Expect fighting in Iraq for ‘a while’
A Hawaii-based general reports that insurgents are making bigger IEDs
The fight in northern Iraq will be "going on for a while" because of the insurgency there, predicts the Hawaii-based general who leads U.S. and Iraqi forces in the area.
Since August 2006, Maj. Gen. Benjamin Mixon, who normally leads Schofield Barracks' 25th Infantry Division, has commanded the 23,000-member Multinational Division-North coalition force, which includes 7,000 soldiers from Schofield. He has also been in charge of 140,000 Iraqi soldiers and police officers.
Mixon and his Schofield soldiers will leave Iraq by the end of the month.
"The key is going to be passing more and more responsibility over to the Iraqi security forces which is what we have been doing here," Mixon said yesterday in a telephone interview from Iraq.
"The No. 1 priority should be countering the IED (improvised explosive device) threat," he told the Star-Bulletin.
During the deployment that began in August 2006, 36 Schofield Barracks soldiers died. Mixon said homemade bombs account for 80 percent of the coalition's casualties.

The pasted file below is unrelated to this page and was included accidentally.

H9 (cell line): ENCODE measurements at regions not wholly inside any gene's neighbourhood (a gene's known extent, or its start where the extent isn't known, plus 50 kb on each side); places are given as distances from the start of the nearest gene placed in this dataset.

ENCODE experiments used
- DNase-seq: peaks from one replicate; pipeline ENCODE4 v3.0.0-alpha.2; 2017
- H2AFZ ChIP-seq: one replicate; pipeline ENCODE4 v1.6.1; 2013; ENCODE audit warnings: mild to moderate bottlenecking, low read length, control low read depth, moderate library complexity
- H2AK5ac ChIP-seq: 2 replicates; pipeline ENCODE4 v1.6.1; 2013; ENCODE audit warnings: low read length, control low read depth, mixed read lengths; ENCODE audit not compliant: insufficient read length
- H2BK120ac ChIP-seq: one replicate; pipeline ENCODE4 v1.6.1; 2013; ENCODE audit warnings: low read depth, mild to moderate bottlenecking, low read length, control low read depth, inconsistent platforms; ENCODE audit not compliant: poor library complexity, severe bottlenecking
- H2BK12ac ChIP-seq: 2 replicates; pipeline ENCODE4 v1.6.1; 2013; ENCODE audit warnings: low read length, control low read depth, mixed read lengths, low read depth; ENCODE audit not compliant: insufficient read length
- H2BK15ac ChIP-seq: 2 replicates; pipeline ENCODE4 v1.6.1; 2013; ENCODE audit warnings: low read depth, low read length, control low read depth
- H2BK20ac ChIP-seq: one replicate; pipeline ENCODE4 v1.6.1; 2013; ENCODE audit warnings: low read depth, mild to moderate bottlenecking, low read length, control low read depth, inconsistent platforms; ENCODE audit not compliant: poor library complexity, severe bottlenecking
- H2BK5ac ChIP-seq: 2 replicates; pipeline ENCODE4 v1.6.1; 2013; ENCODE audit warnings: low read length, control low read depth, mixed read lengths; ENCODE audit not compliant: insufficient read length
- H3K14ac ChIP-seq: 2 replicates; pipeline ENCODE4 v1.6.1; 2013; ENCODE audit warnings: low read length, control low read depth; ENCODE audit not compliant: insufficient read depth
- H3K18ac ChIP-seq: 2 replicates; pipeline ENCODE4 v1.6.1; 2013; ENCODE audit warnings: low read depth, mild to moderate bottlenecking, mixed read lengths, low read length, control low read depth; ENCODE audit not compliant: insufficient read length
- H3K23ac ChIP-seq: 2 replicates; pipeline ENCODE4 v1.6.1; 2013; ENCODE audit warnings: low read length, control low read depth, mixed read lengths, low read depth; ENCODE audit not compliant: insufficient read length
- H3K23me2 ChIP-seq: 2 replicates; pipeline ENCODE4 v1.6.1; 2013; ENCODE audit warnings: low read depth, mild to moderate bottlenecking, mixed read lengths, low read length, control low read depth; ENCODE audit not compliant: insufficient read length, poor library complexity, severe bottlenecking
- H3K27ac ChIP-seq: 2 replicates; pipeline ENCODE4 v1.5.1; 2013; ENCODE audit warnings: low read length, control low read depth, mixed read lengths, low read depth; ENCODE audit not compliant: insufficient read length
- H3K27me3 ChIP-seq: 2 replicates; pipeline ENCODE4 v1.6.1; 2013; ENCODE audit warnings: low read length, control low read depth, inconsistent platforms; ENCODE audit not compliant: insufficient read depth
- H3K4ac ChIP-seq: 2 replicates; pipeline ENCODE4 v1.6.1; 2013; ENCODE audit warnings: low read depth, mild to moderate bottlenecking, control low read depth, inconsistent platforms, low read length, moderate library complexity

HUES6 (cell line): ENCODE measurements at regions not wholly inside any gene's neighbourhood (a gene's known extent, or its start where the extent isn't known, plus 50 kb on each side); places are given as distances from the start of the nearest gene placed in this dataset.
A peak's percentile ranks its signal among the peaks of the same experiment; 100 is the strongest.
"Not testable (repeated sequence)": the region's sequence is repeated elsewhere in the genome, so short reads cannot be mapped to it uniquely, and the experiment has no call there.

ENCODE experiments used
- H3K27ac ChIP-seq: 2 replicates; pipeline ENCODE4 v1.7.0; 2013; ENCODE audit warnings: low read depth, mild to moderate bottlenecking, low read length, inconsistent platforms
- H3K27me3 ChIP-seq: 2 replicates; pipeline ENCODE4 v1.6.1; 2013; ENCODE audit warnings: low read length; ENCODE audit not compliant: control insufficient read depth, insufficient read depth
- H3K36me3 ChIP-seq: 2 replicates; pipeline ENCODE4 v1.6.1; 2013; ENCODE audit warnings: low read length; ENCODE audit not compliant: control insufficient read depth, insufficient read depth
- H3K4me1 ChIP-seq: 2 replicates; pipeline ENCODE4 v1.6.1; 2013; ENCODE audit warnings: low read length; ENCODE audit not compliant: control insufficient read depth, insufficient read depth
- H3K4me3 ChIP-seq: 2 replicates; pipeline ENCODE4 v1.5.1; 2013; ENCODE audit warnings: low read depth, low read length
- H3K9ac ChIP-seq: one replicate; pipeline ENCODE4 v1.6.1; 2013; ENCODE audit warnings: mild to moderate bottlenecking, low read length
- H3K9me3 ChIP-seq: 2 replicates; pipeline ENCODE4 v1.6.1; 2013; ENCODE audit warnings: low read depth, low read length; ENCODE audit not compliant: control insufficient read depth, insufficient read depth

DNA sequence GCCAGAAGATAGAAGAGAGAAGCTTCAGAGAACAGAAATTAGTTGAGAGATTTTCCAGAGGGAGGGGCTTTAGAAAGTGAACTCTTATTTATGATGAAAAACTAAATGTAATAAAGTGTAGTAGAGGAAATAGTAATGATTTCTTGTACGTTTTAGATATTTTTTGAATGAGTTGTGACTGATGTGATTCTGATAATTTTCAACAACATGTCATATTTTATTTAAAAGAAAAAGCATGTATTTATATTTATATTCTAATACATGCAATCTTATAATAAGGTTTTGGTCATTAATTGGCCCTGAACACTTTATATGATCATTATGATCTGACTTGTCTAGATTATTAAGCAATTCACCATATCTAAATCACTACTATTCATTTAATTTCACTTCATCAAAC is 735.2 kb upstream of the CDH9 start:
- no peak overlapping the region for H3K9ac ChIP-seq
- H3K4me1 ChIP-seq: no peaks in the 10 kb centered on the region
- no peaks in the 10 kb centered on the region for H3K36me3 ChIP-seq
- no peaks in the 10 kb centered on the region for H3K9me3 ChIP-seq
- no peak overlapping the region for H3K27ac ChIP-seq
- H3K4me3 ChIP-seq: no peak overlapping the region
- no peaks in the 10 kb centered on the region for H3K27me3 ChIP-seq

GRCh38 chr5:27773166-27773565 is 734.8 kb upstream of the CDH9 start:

"We have seen a steady increase in the number of IEDs the enemy has put out on the battlefield. This past month we had more IEDs put out there than the first month we served here. ... It is a major effort in the fight over here."
The insurgents are making them larger, Mixon added.
He said the bulk of the more than 7,000 Schofield soldiers -- the majority of them from the 3rd Brigade Combat Team and 25th Combat Aviation Brigade -- will start arriving home over the next few weeks.
To honor 25th Division soldiers killed in this deployment, Mixon said a memorial service will be held at Schofield Barracks on Dec. 12. In addition, a video display will be erected in the division headquarters' building showing pictures of the fallen soldiers, each with a short written tribute.
Mixon is preparing to turn over the command of the coalition forces to Maj. Gen. Hark Hertling, who leads the 1st Armored Division. He said his advice to Hertling will focus on giving more responsibility to the Iraqi army and police, and improving the local governments in the area. More than 11 million people live in Mixon's area of operations, which is about the size of Pennsylvania.
As 7,000 25th Infantry Division soldiers prepare to leave Iraq, another 4,000 under Mixon's Schofield command are getting ready to deploy for at least a year.
The 25th Division's 2nd Stryker Combat Brigade is scheduled to deploy to northern Iraq, an area Mixon described as "tough."
"They are going to face some pretty tough fighters, if you will," he said. "They will have a lot of responsibility in protecting the northern portion of Baghdad and not allowing the enemy to have any free space ... so they will have a very important area."